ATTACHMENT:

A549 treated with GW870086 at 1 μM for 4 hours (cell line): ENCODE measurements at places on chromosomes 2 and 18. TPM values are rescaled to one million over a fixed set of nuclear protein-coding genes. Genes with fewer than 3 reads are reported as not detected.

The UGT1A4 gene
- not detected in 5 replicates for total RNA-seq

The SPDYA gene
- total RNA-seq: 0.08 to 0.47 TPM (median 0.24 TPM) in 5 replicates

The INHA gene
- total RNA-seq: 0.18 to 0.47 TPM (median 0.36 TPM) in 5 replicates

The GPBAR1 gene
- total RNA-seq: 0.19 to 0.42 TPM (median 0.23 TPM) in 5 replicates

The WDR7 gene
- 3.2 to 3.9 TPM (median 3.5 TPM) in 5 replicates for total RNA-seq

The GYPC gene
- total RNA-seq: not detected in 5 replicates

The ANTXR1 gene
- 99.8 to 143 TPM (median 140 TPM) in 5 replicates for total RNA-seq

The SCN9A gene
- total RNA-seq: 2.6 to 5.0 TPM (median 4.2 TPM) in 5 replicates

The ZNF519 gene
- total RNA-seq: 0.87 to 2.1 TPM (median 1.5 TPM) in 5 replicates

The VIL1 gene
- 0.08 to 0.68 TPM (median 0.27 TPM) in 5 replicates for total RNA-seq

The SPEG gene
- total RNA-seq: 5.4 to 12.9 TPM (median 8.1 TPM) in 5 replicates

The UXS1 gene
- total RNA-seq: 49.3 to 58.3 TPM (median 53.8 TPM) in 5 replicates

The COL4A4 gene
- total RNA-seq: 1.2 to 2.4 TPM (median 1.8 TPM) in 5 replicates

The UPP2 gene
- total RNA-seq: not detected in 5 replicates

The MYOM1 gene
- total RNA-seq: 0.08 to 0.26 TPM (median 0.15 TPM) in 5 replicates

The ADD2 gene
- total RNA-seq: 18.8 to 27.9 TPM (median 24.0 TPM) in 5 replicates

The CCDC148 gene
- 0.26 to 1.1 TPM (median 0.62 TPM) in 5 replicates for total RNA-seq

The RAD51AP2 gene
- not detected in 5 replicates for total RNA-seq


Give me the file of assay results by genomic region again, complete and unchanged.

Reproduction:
A549 treated with GW870086 at 1 μM for 4 hours (cell line): ENCODE measurements at places on chromosomes 2 and 18. TPM values are rescaled to one million over a fixed set of nuclear protein-coding genes. Genes with fewer than 3 reads are reported as not detected.

The UGT1A4 gene
- not detected in 5 replicates for total RNA-seq

The SPDYA gene
- total RNA-seq: 0.08 to 0.47 TPM (median 0.24 TPM) in 5 replicates

The INHA gene
- total RNA-seq: 0.18 to 0.47 TPM (median 0.36 TPM) in 5 replicates

The GPBAR1 gene
- total RNA-seq: 0.19 to 0.42 TPM (median 0.23 TPM) in 5 replicates

The WDR7 gene
- 3.2 to 3.9 TPM (median 3.5 TPM) in 5 replicates for total RNA-seq

The GYPC gene
- total RNA-seq: not detected in 5 replicates

The ANTXR1 gene
- 99.8 to 143 TPM (median 140 TPM) in 5 replicates for total RNA-seq

The SCN9A gene
- total RNA-seq: 2.6 to 5.0 TPM (median 4.2 TPM) in 5 replicates

The ZNF519 gene
- total RNA-seq: 0.87 to 2.1 TPM (median 1.5 TPM) in 5 replicates

The VIL1 gene
- 0.08 to 0.68 TPM (median 0.27 TPM) in 5 replicates for total RNA-seq

The SPEG gene
- total RNA-seq: 5.4 to 12.9 TPM (median 8.1 TPM) in 5 replicates

The UXS1 gene
- total RNA-seq: 49.3 to 58.3 TPM (median 53.8 TPM) in 5 replicates

The COL4A4 gene
- total RNA-seq: 1.2 to 2.4 TPM (median 1.8 TPM) in 5 replicates

The UPP2 gene
- total RNA-seq: not detected in 5 replicates

The MYOM1 gene
- total RNA-seq: 0.08 to 0.26 TPM (median 0.15 TPM) in 5 replicates

The ADD2 gene
- total RNA-seq: 18.8 to 27.9 TPM (median 24.0 TPM) in 5 replicates

The CCDC148 gene
- 0.26 to 1.1 TPM (median 0.62 TPM) in 5 replicates for total RNA-seq

The RAD51AP2 gene
- not detected in 5 replicates for total RNA-seq